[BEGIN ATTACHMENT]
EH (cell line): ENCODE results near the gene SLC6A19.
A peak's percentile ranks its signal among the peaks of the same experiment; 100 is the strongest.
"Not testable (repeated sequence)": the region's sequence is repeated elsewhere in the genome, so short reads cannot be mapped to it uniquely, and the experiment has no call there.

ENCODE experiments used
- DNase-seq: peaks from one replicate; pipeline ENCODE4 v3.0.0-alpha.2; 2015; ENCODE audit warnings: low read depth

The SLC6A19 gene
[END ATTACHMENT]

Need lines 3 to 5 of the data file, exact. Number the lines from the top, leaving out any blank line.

"Not testable (repeated sequence)": the region's sequence is repeated elsewhere in the genome, so short reads cannot be mapped to it uniquely, and the experiment has no call there.

ENCODE experiments used
- DNase-seq: peaks from one replicate; pipeline ENCODE4 v3.0.0-alpha.2; 2015; ENCODE audit warnings: low read depth